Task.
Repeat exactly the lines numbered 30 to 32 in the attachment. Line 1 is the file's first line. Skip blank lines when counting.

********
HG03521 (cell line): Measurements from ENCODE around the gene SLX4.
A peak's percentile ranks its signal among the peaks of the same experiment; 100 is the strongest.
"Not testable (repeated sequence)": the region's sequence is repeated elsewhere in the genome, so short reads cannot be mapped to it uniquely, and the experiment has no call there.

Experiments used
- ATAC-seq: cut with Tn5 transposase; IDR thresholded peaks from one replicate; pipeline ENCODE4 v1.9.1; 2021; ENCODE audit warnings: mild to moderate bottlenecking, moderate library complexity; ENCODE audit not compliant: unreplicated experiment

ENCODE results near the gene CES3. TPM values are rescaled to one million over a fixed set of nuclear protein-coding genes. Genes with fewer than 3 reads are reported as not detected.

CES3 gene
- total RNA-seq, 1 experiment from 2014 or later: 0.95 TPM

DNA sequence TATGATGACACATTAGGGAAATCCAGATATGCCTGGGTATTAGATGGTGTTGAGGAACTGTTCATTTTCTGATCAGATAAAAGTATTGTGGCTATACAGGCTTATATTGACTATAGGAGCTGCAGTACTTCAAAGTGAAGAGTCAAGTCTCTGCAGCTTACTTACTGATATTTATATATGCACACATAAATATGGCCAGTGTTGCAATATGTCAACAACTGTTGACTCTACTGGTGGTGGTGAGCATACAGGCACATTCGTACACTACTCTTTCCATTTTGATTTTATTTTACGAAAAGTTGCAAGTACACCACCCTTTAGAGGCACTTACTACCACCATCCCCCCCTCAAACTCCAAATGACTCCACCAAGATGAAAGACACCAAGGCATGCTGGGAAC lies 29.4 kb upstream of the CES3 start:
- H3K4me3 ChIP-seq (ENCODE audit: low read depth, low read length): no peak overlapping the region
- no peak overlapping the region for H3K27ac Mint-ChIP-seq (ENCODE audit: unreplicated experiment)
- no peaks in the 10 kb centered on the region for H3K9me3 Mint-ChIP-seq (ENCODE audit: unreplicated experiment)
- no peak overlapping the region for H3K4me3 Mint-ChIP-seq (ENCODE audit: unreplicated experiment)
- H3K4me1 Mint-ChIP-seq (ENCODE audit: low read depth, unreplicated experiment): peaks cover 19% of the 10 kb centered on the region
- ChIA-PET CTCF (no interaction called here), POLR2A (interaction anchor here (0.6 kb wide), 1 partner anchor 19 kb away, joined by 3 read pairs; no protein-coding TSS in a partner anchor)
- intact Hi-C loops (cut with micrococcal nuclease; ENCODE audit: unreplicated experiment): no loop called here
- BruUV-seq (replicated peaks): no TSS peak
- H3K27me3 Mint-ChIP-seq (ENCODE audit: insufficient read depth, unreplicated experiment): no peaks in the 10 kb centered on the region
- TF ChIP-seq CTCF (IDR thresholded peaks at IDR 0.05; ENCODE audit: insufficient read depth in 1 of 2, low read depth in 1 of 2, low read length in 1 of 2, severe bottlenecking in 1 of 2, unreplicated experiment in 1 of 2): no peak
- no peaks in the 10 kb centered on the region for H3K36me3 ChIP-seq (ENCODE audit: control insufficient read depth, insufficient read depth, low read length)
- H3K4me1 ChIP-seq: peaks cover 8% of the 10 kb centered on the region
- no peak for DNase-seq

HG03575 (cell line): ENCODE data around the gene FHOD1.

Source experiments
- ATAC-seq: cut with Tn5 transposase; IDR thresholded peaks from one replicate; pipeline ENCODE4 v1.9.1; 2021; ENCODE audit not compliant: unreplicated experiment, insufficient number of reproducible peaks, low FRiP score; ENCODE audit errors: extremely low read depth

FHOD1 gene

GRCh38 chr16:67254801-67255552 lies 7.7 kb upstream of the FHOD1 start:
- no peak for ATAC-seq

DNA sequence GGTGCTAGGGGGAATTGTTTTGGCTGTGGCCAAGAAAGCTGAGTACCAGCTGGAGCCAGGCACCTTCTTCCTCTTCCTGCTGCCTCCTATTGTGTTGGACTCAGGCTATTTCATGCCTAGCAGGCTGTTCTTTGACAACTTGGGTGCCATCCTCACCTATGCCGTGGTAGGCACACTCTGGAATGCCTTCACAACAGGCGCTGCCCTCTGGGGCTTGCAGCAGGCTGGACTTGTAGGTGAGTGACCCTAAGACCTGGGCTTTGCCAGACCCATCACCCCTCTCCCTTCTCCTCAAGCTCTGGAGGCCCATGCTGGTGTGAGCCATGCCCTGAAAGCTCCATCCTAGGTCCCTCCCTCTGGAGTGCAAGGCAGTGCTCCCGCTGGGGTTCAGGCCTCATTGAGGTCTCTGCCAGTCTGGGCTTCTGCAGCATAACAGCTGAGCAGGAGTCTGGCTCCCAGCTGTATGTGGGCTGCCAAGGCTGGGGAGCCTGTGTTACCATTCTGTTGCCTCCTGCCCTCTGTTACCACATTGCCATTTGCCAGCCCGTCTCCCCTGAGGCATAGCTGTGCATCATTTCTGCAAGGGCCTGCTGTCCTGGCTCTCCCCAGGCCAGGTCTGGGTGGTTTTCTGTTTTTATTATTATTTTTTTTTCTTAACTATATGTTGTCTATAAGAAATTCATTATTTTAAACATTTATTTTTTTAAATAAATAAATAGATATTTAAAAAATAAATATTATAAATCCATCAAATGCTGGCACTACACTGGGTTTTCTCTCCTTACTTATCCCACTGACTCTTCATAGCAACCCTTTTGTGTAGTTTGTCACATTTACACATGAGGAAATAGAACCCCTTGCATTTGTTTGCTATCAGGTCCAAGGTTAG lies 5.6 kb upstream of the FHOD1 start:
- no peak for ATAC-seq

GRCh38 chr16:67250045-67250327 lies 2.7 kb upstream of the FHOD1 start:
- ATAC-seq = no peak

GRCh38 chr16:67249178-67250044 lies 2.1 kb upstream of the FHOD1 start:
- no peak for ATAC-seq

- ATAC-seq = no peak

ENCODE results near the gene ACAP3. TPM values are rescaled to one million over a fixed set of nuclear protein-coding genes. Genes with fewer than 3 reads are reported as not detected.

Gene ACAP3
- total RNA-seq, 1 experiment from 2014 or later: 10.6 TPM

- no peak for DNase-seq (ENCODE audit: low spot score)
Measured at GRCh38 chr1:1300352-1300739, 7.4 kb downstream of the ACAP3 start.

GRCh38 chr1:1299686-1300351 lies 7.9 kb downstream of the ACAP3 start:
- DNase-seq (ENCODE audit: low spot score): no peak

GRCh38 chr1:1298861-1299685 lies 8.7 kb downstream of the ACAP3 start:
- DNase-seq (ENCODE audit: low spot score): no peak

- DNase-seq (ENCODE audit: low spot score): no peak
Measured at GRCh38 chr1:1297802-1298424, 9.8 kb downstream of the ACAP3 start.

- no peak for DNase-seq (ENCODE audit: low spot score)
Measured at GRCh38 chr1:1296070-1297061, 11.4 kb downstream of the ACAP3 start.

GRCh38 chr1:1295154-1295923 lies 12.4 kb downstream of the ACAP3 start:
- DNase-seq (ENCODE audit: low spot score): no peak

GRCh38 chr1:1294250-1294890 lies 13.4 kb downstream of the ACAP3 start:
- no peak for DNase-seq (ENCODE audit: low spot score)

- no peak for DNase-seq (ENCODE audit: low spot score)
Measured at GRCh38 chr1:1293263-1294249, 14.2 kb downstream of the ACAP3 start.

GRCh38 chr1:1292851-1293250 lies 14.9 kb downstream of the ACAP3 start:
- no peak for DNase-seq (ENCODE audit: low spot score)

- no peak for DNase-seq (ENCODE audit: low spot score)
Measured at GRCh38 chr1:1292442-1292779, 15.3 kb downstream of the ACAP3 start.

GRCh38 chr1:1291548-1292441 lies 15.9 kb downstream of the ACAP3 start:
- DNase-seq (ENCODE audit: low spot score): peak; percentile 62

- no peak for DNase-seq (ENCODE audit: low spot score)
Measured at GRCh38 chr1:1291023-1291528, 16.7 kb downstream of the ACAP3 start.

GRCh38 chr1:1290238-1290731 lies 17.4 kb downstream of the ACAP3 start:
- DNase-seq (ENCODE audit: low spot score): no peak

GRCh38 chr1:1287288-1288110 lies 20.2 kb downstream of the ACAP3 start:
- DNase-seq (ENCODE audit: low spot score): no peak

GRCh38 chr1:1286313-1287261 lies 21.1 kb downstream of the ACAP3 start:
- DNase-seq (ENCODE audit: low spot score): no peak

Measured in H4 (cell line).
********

- no peak for ATAC-seq

GRCh38 chr16:67250045-67250327 lies 2.7 kb upstream of the FHOD1 start:
- ATAC-seq = no peak